The clergymen, the Rev. John
Matthiesen of Trenton and the Rev.
D. G. Werner of New York, preceded
Hauptmann into the chamber. They
read the Lutheran ritual in German
together at the start. Finally Mr.
Werner stopped and withdrew to one
side. Mr. Matthisen kept on, stop-
ping only a short time before Dr.
Weisler formally pronounced Haupt-
Mrs. Anna Hauptmann, the plain
German woman who had fought so
long to save him, received the news
in her hotel room-two miles from
State and Washington Streets
CHARLES W. BRASHARES
and L. LaVERNE FINCH
Music: Achilles Taliaferro
10:45 a.m.- Morning worship service
'IF THOU HADST KNOWN'
By Dr. Charles W. Brashares.
12:00 noon - Class on "Developing
a Christian Personality" led by
Dr. Bessie Kanouse.
6 00:p.m. - Wesleyan Guild. Mem-
bers of the group will present a
dramatization entitled "The Lit-
tle Miracle." Fellowship and Sup-
7:30 p.m. -Evening Worship Ser-
vice. The Life of Christ as writ-
ten by Matthew will be presented
by Dr. Brashares.
Masonic Temple, 327 South Fourth
Ministers: William P. Lemon
and Norman W. Kunkel.
9:45 am. - Student Forum, Mr.
Kunkel. Leader. 'Has the Cross
Any Place in Utopia?"
10:45 a.m. -.Dr. Lemon preaches -
"LAST, LEAST, and LOST"
6:30 p.m. --Dr. E. W. Blakeman
speaks to the Westminster Guild.
communion Service in the League
Chapel at 7:00 a.m.
NOTICES MAC'S TAXI-4289. Try our effil-
cient service. All new cabs. 3x
EYES examined, best glasses made at
lowest prices. Oculist, U. of M. FOR RENT - ROOMS
graduate, 44 years practice. 549 -_
Packard. Phone 2-1866. 13x FOR RENT: Suite with private bath
NOTICE: We clean, upholster, repair: and shower. Also single room,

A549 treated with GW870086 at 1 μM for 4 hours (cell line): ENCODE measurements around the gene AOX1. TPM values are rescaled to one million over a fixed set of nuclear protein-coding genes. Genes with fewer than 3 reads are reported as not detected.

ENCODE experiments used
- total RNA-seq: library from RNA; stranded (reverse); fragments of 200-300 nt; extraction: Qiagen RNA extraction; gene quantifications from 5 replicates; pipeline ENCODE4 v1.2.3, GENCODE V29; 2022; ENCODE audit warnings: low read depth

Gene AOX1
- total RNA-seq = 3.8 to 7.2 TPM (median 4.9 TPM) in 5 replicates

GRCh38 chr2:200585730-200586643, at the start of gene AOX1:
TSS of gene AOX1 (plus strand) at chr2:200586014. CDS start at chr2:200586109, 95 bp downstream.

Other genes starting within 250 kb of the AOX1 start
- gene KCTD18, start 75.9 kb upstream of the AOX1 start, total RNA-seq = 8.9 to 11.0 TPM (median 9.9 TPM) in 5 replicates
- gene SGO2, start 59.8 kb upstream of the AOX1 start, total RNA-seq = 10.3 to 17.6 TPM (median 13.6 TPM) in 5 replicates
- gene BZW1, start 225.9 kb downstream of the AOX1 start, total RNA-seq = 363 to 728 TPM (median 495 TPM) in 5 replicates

and refinish furniture. Phone 8105. shower bath. Phone 8544. 422 E.
A. A. Stuhlman. 15x Washington. 417
SELL YOUR OLD CLOTHES: We'll LARGE front room, single or double.
buy old and new suits and over- 904 Packard. Phone 5134. 421
coats for $3 to $20. Also highest __
prices for saxophones and typewri t- LOST AND FOUm
ers. Don't sell before you see Samr.) _.-____ ._..- ____- _ ._.-_-.-_-
Phone for appointments. 2-3640. LOST: A small blue leather coin
10x purse. Reward. Call 7682. 425
Corner East University and Oakland
Dr. Bernard Heller, Director
8:00 p.m. - Rabbi Jerome Folkinan
will speak on
"THE VALUE OF
Rabbi is from Jackson
Reservation are now being taken
for the Seders at the Foundation
FIRST BAPTIST CHURCH
Roger Williams Guild
R. EDWARD SAYL'ES and
HOWARD R. CHAPMAN, Ministers
10:45 a.m.-Mr. Sayles will preach on
12:00 noon - Our student class at
the guild house. Mr. Chapman in
6:00 p.m. -- Student guild meets at
the guild house. Dr. Alden W.
Squires will speak. Discussion.
Re fresh menlts and (1social h ouri.
LAUNDRY 2-1044. Sbx dan"ed.
Careful work at low price. Ix
GLENN TO SPEAK IN DETROIT
MURPHYSBORO, Ill., April 3. -
(P)-Former United States Senator
Otis F. Glenn, seeking renomination
on the Republican ticket, said today
he had accepted an invitation from
Senator Arthur H. Vandenberg (Rep.,
Mich.) to address the Michigan Re-
publican State Convention in Detroit
II r _______________________ "I
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"T H E LAST